young woman like this, still in her twenties, to arise for the equality of men and women, in a country where, at that 

time, the girl was not allowed to learn to read and write!  

The Journal Asiatic of 1866 presents a most graphic view of Tahirih, the English translation of which is this: “How a 

woman, a creature so weak in Iran, and above all in a city like Qazvin where the clergy possess such a powerful 

influence, where the ‘Ulamas, the priests, because of their number and importance and power hold the attention of the 

government officials and of the people, how can it be that in such a country and district and under such unfavourable 

conditions a woman could have organized such a powerful party of heretics? It is unparalleled in past history.” 


As I said, in her day girls were not permitted to learn to read and write, but  

Tahirih had such a brilliant mind, and as a child she was so eager for knowledge that her father, one of the most learned 

mullas of Iran, taught her himself and later had a teacher for her. This was most unusual, for in her day girls had no 

educational opportunities. She outdistanced her brothers in her progress and passed high in all examinations. Because 

she was a woman they would not give her a degree. Her father often said what a pity she had not been born a son, for 

then she could have followed in his career as a great mulla of the Empire.  

Tahirih was married when she was thirteen years old to her cousin, the son of the Imám-Juma, a great mulla who leads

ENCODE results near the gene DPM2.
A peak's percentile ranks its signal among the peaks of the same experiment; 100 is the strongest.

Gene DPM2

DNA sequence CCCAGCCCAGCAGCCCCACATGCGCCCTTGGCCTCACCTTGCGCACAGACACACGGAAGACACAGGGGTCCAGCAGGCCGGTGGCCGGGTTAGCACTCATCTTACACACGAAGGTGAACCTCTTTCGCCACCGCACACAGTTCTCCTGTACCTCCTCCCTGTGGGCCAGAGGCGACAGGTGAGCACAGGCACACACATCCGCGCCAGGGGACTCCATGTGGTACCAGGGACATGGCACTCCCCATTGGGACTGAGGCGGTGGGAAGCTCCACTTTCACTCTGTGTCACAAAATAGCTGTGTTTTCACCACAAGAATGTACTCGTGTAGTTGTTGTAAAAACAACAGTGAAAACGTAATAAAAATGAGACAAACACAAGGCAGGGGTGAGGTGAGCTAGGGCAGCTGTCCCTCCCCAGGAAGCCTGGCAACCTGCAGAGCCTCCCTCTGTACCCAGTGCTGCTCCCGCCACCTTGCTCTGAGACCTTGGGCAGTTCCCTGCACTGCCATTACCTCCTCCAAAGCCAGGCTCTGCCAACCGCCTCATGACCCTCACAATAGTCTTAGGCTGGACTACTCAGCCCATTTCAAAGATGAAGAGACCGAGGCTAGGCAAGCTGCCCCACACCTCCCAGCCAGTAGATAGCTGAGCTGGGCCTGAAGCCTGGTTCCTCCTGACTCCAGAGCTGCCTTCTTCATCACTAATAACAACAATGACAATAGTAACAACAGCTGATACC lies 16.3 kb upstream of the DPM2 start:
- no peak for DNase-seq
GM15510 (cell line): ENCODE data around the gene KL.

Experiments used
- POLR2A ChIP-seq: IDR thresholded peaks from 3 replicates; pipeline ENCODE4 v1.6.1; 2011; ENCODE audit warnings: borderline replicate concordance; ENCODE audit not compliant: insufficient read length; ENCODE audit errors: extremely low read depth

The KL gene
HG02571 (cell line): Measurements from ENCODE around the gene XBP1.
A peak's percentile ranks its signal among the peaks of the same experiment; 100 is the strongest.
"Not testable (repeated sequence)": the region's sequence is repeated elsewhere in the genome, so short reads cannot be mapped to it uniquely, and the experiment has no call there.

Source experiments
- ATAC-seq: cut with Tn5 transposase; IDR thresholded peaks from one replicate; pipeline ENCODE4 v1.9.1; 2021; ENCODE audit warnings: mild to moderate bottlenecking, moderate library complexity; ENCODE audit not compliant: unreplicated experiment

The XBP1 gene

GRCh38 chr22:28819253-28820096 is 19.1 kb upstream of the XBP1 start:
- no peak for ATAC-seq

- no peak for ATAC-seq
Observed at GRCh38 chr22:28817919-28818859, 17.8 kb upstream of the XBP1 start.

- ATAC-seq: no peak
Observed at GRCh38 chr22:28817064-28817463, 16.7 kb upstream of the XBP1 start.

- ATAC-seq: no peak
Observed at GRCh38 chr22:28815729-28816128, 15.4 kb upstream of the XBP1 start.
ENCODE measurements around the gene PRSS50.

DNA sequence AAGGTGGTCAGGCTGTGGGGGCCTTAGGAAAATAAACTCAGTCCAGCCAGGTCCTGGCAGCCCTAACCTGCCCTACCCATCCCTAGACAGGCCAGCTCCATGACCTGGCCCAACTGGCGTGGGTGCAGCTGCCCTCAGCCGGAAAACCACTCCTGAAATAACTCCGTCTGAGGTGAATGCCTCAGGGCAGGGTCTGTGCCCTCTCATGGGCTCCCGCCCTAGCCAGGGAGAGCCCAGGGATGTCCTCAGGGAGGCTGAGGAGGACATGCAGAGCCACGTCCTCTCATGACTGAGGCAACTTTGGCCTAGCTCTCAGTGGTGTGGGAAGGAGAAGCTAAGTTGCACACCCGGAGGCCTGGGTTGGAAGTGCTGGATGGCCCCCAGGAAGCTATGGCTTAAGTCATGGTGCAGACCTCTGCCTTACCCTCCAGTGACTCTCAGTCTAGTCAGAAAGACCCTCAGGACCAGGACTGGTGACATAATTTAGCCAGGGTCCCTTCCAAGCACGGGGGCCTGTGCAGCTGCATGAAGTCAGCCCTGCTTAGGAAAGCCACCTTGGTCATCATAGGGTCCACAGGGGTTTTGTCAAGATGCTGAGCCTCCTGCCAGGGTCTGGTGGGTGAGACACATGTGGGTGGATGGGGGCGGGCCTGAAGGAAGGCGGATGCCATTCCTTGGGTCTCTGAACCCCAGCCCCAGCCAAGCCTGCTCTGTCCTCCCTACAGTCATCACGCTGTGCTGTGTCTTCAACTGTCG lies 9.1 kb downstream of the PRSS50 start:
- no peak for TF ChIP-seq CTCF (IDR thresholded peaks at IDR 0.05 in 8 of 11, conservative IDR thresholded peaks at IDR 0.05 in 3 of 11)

the prayers at the mosque on Fridays. She had three children, two sons and one daughter. She became a very great poet 

and was deeply spiritual, she was always studying religion, always seeking for truth. She became profoundly interested 

in the teachings of Shaykh Absa’i and Siyyid Kazim Rashti, who were liberalists and said great spiritual reforms would 

come. Her father was very angry with her because she read their books and her father-in-law was too. But she 

continued to study their books and she heard about the Bab and Baha’u’llah, and their teachings for universal peace and 

the equal education of the girl and the boy. She believed in these principles whole-heartedly and declared herself a 


This great young woman of Qazvin laid aside the veil which Muhammadan women wear; she didn’t put it aside 

altogether, but she many times let it slip from her face when she lectured. But she declared that women should not wear 

the veil, should not be isolated, but should have equal rights and opportunities. She quoted her great teacher, 








Bahá’u’llah, that man and woman are as the two wings of the bird of humanity, and this bird of humanity cannot attain its highest, 

most perfect flight until the two wings are equally poised, equally balanced. She was too far ahead of her time, and like other pioneers 

of great progressive movements, she was imprisoned. Instead of putting her into jail, they made her a prisoner in the home of the 

Kalantar, that means the Mayor of  

Tihrán. Here several poets and some of the greatest women of the capital came to call, and every one was charmed by her presence. 

The Sháh-in-Sháh of Persia sent for her to be brought to his palace, and when he saw her he said: “I like her looks, leave her and let 

her be.”  

The Mayor gave a notable party for the betrothal of his son; they had music and dancing, but the guests left it all to come to meet 

Táhirih and listen to her words of wisdom, for she too was a guest at this party. Though she had at first been imprisoned in a house in 

the garden, the ladies of the Mayor’s household loved her so much they insisted that she must come and live in the house with them.  

Náiri’d-Din_Shah, the ruler, sent her a letter asking her to give up her very advanced ideas and telling her if she did, he would make